beta-blockers, often used for high blood pressure or heart problems (examples include atenolol, metoprolol, propranolol)
This list may not describe all possible interactions. Give your health care provider a list of all the medicines, herbs, non-prescription drugs, or dietary supplements you use. Also tell them if you smoke, drink alcohol, or use illegal drugs. Some items may interact with your medicine.
What should I watch for while using this medicine?
Visit your doctor or health care professional for regular checks on your progress.
A test called the HbA1C (A1C) will be monitored. This is a simple blood test. It measures your blood sugar control over the last 2 to 3 months. You will receive this test every 3 to 6 months.
Learn how to check your blood sugar. Learn the symptoms of low and high blood sugar and how to manage them.
Always carry a quick-source of sugar with you in case you have symptoms of low blood sugar. Examples include hard sugar candy or glucose tablets. Make sure others know that you can choke if you eat or drink when you develop serious symptoms of low blood sugar, such as seizures or unconsciousness. They must get medical help at once.
Tell your doctor or health care professional if you have high blood sugar. You might need to change the dose of your medicine. If you are sick or exercising more than usual, you might need to change the dose of your medicine.
Do not skip meals. Ask your doctor or health care professional if you should avoid alcohol. Many nonprescription cough and cold products contain sugar or alcohol. These can affect blood sugar.
Wear a medical ID bracelet or chain, and carry a card that describes your disease and details of your medicine and dosage times.
What side effects may I notice from receiving this medicine?
Side effects that you should report to your doctor or health care professional as soon as possible:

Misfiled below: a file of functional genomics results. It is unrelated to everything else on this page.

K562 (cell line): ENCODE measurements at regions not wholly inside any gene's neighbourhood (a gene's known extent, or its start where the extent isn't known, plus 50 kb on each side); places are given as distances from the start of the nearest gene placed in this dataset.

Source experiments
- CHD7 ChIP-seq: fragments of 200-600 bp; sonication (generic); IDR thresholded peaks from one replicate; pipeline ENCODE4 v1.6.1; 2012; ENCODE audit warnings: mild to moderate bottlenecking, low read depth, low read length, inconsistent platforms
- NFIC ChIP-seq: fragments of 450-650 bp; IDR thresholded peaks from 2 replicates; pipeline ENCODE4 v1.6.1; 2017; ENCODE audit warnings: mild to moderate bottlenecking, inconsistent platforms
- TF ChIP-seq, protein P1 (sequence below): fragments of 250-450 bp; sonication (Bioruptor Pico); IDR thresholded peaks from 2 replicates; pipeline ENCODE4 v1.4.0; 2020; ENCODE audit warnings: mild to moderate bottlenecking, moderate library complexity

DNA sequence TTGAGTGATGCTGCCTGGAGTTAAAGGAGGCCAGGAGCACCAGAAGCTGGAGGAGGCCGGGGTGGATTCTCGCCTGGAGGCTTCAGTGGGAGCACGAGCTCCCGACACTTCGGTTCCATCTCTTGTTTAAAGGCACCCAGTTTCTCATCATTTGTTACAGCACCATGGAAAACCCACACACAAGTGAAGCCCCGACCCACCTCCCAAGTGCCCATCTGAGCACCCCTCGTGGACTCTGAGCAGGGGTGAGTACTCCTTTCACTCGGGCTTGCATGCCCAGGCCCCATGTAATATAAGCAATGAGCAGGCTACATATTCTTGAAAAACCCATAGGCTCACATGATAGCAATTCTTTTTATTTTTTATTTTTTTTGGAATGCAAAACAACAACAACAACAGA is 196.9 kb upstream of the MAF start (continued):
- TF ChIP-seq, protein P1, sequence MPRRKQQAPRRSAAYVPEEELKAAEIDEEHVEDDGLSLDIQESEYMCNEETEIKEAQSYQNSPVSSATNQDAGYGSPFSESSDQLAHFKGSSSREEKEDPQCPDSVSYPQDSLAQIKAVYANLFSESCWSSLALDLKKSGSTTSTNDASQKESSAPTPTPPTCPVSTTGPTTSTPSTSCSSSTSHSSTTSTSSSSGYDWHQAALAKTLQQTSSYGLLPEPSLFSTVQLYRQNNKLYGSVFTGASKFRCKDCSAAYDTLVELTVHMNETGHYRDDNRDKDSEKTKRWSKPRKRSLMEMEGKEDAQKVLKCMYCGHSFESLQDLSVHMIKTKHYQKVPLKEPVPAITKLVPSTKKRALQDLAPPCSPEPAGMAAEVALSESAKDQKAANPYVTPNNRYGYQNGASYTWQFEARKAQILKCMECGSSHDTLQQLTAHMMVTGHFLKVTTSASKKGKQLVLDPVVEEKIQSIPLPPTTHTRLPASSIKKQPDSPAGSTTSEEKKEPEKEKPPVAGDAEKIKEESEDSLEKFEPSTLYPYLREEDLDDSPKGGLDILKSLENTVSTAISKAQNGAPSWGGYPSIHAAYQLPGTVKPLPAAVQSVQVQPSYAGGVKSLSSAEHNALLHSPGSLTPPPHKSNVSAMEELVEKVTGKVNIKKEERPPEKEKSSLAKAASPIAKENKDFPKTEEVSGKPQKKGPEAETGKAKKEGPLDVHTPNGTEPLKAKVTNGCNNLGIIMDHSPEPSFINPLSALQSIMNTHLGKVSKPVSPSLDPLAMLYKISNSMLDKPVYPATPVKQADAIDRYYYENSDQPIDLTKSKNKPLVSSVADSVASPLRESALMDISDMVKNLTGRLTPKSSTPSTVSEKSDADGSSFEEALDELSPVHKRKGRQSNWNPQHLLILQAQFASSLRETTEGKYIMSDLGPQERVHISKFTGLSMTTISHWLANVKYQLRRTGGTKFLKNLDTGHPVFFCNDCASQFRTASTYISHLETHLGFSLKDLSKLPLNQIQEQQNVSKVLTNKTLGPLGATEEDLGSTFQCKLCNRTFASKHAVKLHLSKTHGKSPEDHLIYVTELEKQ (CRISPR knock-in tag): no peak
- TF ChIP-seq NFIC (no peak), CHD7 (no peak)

allergic reactions like skin rash, itching or hives, swelling of the face, lips, or tongue
signs and symptoms of infection like fever or chills; cough; sore throat; pain or trouble passing urine
signs and symptoms of low blood sugar such as feeling anxious, confusion, dizziness, increased hunger, unusually weak or tired, sweating, shakiness, cold, irritable, headache, blurred vision, fast heartbeat, loss of consciousness
unusual stomach upset or pain
Side effects that usually do not require medical attention (Report these to your doctor or health care professional if they continue or are bothersome.):
pain, redness, or irritation at site where injected
This list may not describe all possible side effects. Call your doctor for medical advice about side effects. You may report side effects to FDA at 1-800-FDA-1088.
Where should I keep my medicine?
Keep out of the reach of children.
Store this medicine in a refrigerator between 2 and 8 degrees C (36 and 46 degrees F). Do not freeze or use if the medicine has been frozen. Protect from light and excessive heat. Pens can be kept at a temperature not to exceed 30 degrees C (86 degrees F) for no more than a total of 4 weeks, if needed. Store pens in the carton until use. Use within 8 hours after mixing the powder with the liquid in the pen. Throw away any unused medicine after the expiration date.
NOTE: This sheet is a summary. It may not cover all possible information. If you have questions about this medicine, talk to your doctor, pharmacist, or health care provider.
March 21, 2017
U.S. FDA-approved Package Insert